Hundreds of red, “dockless” electronic bikes appeared on the streets of San Diego and Seattle on Monday, the latest cities in which Uber introduced its e-bike program, Jump. The expansion comes days after Uber began rolling out the bike-sharing service across Los Angeles.
The San Francisco-based ride-hailing giant acquired Jump Bikes, a Brooklyn e-bike sharing service, in April.
In recent months, San Diegans have seen a rainbow of bikes and scooters dot its roads and walkways. Companies including Lime, which recently moved its headquarters to San Francisco, and China’s Ofo compete for market dominance. Bird, the Santa Monica e-scooter company started by Travis VanderZanden, who did stints at both Uber and archrival Lyft, also has a presence in San Diego.
Lime is also in Seattle; so were Ofo and Spin, a bike-sharing company owned by Ford Motor Company, but both recently exited, citing the cost of city permitting.
Before Uber acquired Jump, the two companies partnered to allow people in San Francisco and Washington, D.C. to use Uber’s ride-hailing app to find and rent Jump bikes, too. Its bright red cycles are now available in a dozen cities, available via the Uber and Jump mobile apps, according to a prepared statement from the company Monday. However, the statement didn’t list Seattle, where Jump also reportedly launched.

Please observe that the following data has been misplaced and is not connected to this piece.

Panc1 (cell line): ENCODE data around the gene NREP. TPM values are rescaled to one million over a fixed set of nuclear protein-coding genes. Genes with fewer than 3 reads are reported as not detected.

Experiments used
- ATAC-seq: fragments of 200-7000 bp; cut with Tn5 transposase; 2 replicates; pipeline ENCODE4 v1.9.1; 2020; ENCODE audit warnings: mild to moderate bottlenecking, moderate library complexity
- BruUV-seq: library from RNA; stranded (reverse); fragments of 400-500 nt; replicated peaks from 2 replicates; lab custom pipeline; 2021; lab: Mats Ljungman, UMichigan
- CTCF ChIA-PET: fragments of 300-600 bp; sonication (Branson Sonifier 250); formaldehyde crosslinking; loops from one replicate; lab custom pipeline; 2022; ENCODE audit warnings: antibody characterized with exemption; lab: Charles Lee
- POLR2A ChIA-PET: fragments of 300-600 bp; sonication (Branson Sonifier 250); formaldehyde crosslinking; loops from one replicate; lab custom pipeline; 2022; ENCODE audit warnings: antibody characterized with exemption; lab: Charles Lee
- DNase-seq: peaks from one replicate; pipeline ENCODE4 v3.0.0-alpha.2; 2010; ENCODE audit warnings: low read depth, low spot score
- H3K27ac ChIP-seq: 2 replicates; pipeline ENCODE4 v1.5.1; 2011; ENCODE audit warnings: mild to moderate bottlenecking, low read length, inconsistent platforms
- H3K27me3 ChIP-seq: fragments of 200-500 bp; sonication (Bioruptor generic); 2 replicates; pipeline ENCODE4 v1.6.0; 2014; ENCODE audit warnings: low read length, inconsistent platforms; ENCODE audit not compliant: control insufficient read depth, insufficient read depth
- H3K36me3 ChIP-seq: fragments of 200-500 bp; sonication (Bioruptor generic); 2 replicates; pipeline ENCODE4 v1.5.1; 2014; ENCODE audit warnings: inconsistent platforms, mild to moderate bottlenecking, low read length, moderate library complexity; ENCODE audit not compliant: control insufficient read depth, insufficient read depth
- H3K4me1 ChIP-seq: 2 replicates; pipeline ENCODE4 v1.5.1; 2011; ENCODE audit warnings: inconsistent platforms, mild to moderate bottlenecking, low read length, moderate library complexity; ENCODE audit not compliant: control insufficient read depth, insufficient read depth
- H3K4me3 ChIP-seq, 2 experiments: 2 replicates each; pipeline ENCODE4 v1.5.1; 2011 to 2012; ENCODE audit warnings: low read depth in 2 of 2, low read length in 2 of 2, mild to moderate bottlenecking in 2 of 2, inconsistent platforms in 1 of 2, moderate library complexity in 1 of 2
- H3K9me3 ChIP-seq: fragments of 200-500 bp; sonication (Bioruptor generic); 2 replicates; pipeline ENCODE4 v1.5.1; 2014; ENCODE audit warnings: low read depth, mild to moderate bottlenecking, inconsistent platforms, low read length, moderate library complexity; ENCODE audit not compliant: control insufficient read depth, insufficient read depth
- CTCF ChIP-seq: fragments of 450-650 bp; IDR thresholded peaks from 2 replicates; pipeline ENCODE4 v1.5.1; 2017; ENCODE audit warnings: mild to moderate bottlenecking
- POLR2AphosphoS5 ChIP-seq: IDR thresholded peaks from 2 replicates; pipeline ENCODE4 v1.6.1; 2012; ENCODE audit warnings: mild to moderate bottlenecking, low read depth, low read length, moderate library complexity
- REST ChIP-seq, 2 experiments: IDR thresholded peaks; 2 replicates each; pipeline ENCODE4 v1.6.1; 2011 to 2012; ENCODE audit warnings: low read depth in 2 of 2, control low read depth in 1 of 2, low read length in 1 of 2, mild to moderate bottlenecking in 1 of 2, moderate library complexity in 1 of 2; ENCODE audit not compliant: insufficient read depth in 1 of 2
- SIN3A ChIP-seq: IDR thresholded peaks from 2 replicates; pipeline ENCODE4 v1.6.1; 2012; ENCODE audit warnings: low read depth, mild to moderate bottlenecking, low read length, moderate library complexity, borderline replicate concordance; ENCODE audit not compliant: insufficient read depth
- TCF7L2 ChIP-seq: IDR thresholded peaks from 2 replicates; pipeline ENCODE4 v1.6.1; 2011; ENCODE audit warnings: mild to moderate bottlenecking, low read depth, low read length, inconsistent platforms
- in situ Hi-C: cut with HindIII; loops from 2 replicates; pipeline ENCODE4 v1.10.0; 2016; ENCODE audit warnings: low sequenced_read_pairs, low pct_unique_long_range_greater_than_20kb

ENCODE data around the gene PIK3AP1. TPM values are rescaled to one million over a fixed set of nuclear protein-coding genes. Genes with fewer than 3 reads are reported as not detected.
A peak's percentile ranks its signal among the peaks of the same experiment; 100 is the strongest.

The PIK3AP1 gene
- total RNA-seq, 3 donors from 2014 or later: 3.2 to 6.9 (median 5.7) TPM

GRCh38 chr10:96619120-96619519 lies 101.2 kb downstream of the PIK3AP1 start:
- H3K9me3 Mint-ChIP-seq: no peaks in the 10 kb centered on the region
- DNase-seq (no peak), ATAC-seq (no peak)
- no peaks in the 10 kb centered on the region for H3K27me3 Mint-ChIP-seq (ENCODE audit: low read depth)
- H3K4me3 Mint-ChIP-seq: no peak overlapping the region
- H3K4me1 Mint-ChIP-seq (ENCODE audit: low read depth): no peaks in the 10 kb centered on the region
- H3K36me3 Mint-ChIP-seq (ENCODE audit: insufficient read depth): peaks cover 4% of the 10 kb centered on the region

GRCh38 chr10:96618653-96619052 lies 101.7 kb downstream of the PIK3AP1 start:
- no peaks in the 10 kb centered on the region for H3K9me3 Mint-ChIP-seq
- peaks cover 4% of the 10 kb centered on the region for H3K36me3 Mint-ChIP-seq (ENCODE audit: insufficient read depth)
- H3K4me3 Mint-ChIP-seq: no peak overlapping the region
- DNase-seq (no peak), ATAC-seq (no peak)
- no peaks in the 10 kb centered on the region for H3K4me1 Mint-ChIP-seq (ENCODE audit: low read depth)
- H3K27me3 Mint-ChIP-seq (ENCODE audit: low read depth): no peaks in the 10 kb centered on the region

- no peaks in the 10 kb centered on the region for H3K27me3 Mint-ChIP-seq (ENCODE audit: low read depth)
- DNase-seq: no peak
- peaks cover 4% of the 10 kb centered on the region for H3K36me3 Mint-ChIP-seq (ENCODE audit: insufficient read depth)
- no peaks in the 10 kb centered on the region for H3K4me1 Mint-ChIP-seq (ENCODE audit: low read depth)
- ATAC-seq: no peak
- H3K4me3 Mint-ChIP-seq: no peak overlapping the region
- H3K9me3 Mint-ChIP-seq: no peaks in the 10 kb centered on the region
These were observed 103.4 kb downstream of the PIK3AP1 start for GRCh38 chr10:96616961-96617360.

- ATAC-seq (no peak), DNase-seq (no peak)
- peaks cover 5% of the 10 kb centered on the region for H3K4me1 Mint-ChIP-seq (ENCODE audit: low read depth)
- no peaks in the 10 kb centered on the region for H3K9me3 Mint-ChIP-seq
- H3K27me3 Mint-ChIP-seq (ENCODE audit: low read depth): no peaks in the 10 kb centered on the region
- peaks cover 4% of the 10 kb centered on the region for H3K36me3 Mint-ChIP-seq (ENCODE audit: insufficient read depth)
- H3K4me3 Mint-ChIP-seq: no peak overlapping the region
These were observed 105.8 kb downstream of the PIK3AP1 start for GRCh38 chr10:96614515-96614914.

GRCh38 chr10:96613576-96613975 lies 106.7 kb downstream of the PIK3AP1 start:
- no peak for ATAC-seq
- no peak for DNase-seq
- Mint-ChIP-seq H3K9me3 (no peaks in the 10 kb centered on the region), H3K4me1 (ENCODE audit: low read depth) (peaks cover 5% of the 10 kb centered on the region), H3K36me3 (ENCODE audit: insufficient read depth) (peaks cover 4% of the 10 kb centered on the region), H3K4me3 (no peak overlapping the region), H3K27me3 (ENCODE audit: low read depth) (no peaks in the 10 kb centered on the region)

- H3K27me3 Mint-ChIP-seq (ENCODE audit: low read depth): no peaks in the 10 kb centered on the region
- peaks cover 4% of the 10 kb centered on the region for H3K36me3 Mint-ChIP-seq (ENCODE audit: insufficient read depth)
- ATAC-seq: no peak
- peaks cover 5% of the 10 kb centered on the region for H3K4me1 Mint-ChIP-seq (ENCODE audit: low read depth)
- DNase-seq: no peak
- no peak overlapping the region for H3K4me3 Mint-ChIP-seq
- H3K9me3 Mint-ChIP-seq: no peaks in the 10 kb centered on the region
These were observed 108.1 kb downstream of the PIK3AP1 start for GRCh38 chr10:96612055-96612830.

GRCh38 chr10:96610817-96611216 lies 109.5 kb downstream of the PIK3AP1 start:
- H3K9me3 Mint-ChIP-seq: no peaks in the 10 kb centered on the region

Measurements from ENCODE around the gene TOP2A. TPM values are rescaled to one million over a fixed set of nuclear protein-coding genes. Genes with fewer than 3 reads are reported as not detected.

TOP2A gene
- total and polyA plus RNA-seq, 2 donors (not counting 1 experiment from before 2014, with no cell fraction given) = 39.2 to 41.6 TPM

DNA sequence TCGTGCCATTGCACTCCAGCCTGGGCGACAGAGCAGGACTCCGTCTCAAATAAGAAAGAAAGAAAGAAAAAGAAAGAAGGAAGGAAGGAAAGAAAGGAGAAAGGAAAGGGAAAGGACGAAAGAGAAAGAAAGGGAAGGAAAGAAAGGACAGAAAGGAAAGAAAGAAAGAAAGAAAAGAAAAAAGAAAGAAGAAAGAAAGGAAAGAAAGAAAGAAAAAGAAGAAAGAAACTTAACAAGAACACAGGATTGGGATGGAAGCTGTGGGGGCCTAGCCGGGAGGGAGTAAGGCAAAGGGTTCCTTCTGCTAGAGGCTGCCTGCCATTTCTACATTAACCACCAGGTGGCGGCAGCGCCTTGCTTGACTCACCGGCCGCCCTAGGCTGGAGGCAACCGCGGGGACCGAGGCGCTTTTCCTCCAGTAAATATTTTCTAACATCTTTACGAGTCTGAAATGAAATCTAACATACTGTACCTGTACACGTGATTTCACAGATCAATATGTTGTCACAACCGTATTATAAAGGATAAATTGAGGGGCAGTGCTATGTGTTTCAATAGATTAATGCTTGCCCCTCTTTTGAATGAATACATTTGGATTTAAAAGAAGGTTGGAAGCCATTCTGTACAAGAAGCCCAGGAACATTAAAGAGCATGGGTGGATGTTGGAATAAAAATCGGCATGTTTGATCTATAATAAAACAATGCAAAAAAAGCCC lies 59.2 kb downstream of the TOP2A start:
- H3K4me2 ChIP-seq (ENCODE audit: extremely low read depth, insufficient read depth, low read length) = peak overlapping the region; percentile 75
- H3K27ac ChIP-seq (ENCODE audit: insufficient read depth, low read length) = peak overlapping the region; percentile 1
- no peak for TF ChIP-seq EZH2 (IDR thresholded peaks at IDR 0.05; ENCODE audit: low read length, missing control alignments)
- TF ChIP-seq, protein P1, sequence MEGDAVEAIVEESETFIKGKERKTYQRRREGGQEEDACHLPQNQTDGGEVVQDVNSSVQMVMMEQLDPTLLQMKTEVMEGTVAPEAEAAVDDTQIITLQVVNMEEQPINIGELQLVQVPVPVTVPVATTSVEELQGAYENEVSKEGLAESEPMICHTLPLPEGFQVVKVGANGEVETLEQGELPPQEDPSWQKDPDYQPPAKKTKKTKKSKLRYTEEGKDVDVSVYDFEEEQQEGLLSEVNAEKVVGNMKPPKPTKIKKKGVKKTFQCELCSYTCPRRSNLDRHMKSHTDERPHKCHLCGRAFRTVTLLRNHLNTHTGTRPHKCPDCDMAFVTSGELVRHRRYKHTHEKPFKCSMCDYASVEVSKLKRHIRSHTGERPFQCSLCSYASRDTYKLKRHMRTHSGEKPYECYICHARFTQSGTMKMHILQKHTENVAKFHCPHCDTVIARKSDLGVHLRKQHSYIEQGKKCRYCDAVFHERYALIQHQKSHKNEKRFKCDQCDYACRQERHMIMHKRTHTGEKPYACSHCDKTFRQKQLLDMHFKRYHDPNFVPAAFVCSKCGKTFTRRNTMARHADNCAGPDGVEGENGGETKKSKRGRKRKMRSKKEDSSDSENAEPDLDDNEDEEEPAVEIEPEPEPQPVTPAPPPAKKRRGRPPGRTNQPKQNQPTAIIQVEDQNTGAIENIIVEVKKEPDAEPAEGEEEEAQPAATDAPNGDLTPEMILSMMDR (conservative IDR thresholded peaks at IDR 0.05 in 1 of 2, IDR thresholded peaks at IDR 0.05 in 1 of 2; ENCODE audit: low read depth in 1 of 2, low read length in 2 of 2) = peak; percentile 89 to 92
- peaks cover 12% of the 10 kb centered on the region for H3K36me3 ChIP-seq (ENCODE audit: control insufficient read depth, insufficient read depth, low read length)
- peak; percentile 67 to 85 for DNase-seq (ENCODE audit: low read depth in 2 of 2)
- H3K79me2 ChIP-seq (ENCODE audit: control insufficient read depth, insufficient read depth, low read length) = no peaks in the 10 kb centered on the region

Uber said it has brought 300 bikes to San Diego and made them available across 28 square miles of the region. The service area is slated to expand to 95 square miles by year’s end, the company said.
In both San Diego and Seattle, riders must pay $1 to unlock a Jump bike, plus 10 cents per minute of use. (Pricing for the service varies by city.) Uber is offering riders up to five free, 30-minute trips daily through Dec. 9 in San Diego and Dec. 12 in Seattle. The bikes must be locked to a fixed object in a public space at the end of each ride, or the company will charge the most recent user $25.
In California, in addition to San Diego, Los Angeles, and San Francisco, the service is also available in Sacramento, Santa Monica, and Santa Cruz. Last month, Uber said it would double its fleet of 250 Jump bikes in San Francisco in response to robust ridership during its pilot there. The company also said that demand had prompted it to more than double its service area for Jump bikes in Sacramento.
In addition to Seattle and several California cities, Jump bikes are also available in Austin, TX; Chicago; Denver; New York City, Providence, RI; and Washington, D.C. The service also offers e-scooters in Austin, Santa Monica, and Los Angeles.